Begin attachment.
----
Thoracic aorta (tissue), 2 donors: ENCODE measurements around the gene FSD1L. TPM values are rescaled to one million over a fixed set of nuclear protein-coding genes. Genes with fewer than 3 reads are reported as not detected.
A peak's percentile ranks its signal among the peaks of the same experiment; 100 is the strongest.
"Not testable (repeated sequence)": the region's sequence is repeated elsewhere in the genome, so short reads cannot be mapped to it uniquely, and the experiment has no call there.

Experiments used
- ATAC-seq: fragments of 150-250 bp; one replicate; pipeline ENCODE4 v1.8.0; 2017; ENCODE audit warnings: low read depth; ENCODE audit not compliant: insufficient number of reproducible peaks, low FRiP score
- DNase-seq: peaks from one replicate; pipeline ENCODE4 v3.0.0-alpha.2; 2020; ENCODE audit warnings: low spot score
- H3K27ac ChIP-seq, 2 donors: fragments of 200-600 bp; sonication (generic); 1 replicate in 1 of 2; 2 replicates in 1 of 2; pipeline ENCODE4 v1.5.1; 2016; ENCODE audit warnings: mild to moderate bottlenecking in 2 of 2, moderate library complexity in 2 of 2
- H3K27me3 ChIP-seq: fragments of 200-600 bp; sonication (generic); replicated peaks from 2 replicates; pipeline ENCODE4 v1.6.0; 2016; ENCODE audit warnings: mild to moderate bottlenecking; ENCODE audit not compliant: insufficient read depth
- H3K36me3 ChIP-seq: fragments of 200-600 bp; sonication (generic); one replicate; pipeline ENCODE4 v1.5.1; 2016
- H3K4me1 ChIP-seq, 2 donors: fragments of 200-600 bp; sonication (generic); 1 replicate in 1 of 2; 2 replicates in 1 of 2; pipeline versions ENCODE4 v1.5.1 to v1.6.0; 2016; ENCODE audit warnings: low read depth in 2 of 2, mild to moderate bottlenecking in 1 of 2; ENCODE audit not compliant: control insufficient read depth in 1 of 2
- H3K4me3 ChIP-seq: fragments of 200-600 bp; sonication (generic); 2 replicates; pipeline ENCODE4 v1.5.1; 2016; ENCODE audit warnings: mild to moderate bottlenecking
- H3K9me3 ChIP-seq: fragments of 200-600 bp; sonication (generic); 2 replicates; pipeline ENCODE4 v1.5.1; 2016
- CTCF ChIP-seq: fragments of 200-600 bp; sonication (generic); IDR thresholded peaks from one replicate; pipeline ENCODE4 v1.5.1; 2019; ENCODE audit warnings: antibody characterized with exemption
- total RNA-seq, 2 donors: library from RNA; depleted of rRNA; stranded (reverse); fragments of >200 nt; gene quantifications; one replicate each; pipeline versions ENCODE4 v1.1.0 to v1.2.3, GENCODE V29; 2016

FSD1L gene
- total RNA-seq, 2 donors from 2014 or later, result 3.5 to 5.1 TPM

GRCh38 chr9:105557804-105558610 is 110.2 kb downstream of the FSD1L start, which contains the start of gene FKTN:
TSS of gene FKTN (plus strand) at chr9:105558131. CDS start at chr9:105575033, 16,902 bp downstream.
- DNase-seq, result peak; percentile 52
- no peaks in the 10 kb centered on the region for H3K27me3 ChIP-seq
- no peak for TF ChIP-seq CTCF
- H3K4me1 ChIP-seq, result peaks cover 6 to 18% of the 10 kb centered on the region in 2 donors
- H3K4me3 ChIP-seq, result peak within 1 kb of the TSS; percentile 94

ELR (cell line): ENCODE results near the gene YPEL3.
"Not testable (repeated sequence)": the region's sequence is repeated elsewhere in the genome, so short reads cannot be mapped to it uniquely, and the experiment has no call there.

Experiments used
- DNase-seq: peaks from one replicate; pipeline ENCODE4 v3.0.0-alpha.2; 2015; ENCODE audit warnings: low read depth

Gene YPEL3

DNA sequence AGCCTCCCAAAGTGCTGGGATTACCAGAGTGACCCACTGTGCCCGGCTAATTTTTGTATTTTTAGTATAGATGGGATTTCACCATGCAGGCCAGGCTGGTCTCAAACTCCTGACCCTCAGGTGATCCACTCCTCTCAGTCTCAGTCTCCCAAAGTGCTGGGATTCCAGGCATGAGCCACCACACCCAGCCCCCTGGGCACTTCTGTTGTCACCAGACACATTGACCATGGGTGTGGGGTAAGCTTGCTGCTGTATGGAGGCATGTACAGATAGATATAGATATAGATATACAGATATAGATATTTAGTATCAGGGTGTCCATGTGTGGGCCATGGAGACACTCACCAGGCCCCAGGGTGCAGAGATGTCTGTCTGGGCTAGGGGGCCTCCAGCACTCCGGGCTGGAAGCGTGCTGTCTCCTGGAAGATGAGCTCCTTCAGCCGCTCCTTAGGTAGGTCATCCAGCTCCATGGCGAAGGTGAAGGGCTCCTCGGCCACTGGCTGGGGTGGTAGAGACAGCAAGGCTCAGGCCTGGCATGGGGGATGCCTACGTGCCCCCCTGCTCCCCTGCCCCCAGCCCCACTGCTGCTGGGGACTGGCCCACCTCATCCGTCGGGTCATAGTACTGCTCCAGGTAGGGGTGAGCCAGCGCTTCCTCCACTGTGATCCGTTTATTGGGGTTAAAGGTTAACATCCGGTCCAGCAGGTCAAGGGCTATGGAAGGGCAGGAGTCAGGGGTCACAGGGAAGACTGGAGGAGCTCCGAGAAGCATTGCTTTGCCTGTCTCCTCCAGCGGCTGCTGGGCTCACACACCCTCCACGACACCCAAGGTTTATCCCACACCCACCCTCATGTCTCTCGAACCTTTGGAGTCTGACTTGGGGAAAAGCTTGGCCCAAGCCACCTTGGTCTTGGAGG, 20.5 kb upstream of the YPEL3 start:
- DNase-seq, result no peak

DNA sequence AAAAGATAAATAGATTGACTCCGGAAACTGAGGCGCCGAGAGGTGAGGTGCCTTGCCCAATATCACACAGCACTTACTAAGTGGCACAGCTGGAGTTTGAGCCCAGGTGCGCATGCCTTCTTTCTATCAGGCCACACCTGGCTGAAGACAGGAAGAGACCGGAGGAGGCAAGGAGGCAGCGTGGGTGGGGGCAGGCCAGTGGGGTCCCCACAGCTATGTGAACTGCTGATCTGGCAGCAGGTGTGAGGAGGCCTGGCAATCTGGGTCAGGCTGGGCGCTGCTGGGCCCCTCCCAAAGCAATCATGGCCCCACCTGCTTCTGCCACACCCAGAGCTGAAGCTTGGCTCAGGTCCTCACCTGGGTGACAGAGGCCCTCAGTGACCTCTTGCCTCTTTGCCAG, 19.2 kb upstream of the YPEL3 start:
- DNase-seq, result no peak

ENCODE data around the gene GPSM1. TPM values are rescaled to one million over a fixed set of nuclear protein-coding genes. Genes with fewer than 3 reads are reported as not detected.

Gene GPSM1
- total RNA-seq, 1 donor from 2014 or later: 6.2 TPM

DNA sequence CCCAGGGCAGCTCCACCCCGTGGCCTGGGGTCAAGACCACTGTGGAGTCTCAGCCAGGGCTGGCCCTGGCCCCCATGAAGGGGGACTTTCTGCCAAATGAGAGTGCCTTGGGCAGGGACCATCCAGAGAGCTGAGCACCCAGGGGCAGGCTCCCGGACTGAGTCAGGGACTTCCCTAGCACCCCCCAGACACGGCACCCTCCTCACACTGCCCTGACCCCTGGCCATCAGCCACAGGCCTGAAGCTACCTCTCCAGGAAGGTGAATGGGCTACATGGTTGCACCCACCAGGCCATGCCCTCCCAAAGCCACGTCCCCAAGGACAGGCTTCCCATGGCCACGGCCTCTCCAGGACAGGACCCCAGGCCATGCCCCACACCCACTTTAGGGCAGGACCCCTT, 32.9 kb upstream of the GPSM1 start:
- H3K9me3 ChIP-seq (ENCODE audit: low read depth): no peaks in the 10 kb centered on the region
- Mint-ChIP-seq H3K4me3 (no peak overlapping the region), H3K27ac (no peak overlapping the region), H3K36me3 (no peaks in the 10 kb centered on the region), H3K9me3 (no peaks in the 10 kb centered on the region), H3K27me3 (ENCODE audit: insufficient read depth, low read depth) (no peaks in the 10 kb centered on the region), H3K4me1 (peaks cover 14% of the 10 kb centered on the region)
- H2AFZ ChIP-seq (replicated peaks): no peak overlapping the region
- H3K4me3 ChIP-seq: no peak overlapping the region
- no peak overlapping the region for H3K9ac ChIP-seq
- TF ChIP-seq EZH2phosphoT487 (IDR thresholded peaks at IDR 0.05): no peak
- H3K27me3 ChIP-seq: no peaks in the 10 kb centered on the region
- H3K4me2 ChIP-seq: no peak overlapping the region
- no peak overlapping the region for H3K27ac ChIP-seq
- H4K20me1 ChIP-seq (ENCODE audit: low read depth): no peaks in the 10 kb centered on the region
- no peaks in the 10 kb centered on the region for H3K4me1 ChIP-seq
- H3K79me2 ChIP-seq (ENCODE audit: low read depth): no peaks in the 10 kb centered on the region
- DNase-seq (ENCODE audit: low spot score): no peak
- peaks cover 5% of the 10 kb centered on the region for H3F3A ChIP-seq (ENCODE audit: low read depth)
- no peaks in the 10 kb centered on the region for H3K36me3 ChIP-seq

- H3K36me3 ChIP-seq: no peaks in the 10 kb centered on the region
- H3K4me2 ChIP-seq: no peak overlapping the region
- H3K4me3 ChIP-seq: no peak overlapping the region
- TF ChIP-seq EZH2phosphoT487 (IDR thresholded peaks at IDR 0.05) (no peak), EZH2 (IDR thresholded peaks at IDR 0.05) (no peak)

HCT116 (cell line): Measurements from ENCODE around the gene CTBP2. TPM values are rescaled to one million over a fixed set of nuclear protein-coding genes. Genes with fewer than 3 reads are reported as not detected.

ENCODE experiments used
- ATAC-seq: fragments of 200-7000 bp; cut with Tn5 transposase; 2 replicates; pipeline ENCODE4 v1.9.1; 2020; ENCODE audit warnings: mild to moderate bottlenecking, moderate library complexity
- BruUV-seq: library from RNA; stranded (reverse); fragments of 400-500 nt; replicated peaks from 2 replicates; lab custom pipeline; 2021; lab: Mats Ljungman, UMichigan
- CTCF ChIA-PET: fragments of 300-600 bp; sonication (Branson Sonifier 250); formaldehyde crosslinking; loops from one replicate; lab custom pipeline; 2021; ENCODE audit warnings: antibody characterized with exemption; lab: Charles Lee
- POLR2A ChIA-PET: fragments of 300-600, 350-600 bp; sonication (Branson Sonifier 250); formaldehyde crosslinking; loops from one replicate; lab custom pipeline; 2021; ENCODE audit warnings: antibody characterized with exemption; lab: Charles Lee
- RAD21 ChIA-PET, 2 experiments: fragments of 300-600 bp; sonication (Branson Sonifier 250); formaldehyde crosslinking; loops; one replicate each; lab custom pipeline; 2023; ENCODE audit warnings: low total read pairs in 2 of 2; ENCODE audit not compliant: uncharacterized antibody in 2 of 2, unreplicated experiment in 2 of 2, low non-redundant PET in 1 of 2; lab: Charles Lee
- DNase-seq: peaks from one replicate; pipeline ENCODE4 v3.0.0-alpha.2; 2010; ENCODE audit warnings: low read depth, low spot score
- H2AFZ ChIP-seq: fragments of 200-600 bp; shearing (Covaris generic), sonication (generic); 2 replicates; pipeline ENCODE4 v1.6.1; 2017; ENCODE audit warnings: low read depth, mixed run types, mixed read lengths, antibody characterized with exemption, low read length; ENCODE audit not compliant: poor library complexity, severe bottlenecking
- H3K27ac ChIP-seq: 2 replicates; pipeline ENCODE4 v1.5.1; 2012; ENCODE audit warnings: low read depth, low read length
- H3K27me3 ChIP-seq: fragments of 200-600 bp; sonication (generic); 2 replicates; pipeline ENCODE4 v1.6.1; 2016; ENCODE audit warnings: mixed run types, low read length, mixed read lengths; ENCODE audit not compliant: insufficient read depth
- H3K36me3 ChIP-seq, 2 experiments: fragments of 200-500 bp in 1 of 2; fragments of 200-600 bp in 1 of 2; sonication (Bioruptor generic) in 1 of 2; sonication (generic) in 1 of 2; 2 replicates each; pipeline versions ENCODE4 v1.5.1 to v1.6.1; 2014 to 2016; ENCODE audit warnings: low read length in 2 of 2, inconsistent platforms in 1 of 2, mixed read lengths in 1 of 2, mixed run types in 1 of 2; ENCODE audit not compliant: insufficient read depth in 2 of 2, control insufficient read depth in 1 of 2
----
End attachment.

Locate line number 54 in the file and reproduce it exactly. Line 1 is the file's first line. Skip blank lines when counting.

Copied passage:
- H3K4me3 ChIP-seq: no peak overlapping the region